As the lead singer of the Baltimore feminist punk band War On Women, Shawna Potter occasionally encounters brash harassment from men in the crowds. Some might internalize or bury the anger that results from such sexism, but the 31-year-old has no problem addressing an agitator head-on, as she did in Los Angeles in February. Make comments about Potter's body, and prepare to be embarrassed. “When things like that happen, I'm still shocked,” Potter said last week from a love seat in Big Crunch, the Johnston Square instrument repair shop she manages.
NEWS
By Jill Hummer | December 16, 2013
Relieved by Michelle Obama's recent foray into higher education policy, Politico Magazine last month dubbed her soft focus first ladyship up to that point a "feminist nightmare. " On the surface, there may be something to this claim. For example, Mrs. Obama's Let's Move website currently features her gardening with school children and cooking with Elmo from Sesame Street. But feminists are wrong to say that Michelle Obama has not been active in policy. Just because her policy activism has more to do with children - and less to do with abortion rights and birth control access and paycheck fairness - does not mean she has been a retro throwback to the Mamie Eisenhower era. In fact, when I teach courses on public policy, I regularly use Michelle Obama as a case study to highlight important aspects of the policy making process.
NEWS
Susan Reimer | June 5, 2013
I think Edith Bunker did more to liberate the caged American housewife than Betty Friedan ever did. The author of "The Feminine Mystique" is the one who identified the nameless dissatisfaction of women at home with the kids and the kitchen chores. But it was Archie Bunker's wife, Edith - so memorably portrayed by Jean Stapleton, who died last week at 90 - who brought it home, literally. "All in The Family" was the most popular show on network television for years in the 1970s - back in the days of appointment television, when families gathered together to watch their favorite shows.
NEWS
By Matt Schudel, The Washington Post | March 28, 2012
Adrienne Rich, one of the country's most honored and influential poets, whose finely tuned verse explored her identity as a feminist, a lesbian and an agent for political change, died Tuesday at her home in Santa Cruz, Calif. She was 82. She died of complications from rheumatoid arthritis, said her son, Pablo Conrad. In more than 60 years as a published poet, Ms. Rich examined the evolving lives of women in modern society and embodied many of those changes herself. She was a precocious child of a privileged Baltimore family, then a young wife and mother, and later dedicated herself to the ideals of feminism.
NEWS
February 8, 2012
I'm beginning to wonder if there is a connection between the Super Bowl and heightened feminist frenzy. Last year, it was the Tebows' commercial celebrating life and the gift of children that had feminists all in a lather. This year it revolves around the Susan B. Komen Foundation's decision (and then the retraction of that decision) to stop funding Planned Parenthood. My wife and I are contributors to the Komen Foundation, and our decision to continue or discontinue contributing will depend on whether the foundation remains true to its mission.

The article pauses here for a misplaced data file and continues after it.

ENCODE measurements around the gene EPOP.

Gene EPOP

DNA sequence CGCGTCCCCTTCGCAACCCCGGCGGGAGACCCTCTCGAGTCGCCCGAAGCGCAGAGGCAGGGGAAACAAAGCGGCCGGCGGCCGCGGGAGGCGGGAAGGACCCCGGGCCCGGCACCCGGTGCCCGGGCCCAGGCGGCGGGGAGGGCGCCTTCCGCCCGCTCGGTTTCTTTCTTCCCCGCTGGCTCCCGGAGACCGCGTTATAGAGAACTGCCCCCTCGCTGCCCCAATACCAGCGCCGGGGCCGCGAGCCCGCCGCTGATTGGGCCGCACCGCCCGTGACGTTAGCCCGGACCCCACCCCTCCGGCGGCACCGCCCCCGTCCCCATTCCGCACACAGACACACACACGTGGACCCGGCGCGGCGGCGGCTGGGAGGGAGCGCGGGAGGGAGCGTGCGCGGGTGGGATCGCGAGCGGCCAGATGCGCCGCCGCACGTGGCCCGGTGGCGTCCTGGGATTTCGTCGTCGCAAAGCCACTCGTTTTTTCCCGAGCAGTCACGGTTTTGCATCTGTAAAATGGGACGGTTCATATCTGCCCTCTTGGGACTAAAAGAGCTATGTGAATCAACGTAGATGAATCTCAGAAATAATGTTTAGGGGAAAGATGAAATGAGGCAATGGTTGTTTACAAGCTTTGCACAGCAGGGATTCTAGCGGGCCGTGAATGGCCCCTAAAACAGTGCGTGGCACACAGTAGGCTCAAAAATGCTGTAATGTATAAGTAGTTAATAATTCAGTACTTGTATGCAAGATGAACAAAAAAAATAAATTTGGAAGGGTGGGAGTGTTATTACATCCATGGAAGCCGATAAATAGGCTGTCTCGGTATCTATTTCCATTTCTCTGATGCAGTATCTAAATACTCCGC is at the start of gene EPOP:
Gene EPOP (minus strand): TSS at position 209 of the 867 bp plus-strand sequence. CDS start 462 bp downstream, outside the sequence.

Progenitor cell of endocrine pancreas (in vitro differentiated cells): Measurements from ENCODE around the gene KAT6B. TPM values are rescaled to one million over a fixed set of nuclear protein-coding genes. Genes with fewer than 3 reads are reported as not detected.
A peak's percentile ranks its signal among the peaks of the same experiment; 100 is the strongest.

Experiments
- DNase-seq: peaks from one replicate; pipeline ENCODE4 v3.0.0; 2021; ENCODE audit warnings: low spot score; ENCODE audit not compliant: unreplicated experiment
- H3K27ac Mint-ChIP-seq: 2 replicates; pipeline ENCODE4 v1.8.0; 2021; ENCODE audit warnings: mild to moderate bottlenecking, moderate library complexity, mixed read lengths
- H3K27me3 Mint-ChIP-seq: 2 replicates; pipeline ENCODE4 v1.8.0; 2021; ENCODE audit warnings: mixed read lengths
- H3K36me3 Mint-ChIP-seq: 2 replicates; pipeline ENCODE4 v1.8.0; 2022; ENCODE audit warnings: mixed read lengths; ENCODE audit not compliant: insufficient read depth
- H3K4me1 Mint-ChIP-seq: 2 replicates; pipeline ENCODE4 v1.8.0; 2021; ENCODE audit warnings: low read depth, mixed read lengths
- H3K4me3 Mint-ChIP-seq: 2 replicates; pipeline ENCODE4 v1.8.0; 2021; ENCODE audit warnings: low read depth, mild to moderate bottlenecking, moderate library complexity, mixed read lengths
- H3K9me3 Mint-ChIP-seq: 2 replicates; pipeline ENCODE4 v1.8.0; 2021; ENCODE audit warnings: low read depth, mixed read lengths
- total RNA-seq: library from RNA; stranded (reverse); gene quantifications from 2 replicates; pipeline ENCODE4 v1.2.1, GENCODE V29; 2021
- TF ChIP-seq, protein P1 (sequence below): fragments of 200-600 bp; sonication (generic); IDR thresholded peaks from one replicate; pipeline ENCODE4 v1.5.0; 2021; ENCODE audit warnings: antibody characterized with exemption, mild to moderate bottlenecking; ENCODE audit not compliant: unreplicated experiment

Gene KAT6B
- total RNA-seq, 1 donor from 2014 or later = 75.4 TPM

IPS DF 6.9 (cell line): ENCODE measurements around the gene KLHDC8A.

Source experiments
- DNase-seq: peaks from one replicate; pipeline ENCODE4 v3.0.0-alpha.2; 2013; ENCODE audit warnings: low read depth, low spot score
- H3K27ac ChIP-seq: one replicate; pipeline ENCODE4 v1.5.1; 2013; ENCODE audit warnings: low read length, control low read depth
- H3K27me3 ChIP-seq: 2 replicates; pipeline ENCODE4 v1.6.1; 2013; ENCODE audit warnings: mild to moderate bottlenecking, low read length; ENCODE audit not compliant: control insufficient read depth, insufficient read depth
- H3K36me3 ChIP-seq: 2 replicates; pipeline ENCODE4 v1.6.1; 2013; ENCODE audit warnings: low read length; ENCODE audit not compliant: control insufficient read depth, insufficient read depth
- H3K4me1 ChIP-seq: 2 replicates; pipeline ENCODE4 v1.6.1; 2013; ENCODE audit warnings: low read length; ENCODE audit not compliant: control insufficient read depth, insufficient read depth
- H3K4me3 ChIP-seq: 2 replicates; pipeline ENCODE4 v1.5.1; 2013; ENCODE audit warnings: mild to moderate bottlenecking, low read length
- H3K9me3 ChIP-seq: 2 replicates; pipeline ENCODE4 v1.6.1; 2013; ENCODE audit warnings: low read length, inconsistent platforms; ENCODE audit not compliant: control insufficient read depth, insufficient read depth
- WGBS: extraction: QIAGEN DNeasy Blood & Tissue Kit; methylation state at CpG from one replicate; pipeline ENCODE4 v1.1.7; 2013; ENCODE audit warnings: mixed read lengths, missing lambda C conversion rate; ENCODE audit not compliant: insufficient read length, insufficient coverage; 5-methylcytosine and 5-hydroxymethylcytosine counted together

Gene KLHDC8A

ENTERTAINMENT
By Luke Broadwater | June 23, 2011
Maybe you've heard of the group Conscious Men, a new movement asking men to sign a document that "acknowledges many thousands of years of dominance of masculine power, and offers an apology for the suppression of women, in the spirit of a fresh start"? The group feels that "balance and equal respect for both energies will allow for a new wave of evolution on our planet. " They released a YouTube video called "Dear Woman" that has more than 650,000 views. Yesterday, the group picked up two high-profile actors to join its cause.
NEWS
By Susan Baer and Susan Baer,SUN NATIONAL STAFF Sun staff writers Thomas W. Waldron and Liz Bowie contributed to this article | April 1, 1998
WASHINGTON -- Known for a fearsome and feisty style punctuated by a broad-brimmed hat, former New York congresswoman and feminist pioneer Bella Abzug died yesterday of complications after heart surgery. She was 77.Ms. Abzug, who died at Columbia-Presbyterian Medical Center in Manhattan after having been hospitalized for three weeks, was often considered the mother of the women's political movement, and she championed liberal causes and civil rights throughout her life.Making conservatives shudder with her dovish ideals and gravelly, Bronx-laced voice -- a voice that Norman Mailer said "could boil the fat off a taxicab driver's neck"-- Ms. Abzug fought against the Vietnam War and the draft, and for the Equal Rights Amendment and federally funded child care while in Congress between 1971 and 1977.
NEWS
By ELAINE WOO and ELAINE WOO,LOS ANGELES TIMES | February 5, 2006
Betty Friedan, the visionary, combative feminist who launched a social revolution with her provocative 1963 book, The Feminine Mystique, died yesterday, her 85th birthday. She died of congestive heart failure at her home in Washington, said Emily Bazelon, a cousin speaking for the family. She said Ms. Friedan had been in failing health for some time. Her best-selling book identified "the problem that has no name," the unhappiness of post-World War II American women unfulfilled by traditional notions of female domesticity.
NEWS
By Mary Johnson, Special to The Baltimore Sun | May 22, 2010
For its next-to-last show of the 2009-2010 season, Colonial Players is presenting Doris Baizley's "Mrs. California," which depicts a televised contest of 1950s homemaking skills. Although the play is a better choice than the previously scheduled "Kitchen Witches," it lacks the substance of CP's first five shows of the season. Baizley, who wrote the play in 1986, sets the action in 1955, a decade after millions of veterans had returned to their careers and their wives had left their wartime jobs for full-time home and family care duties.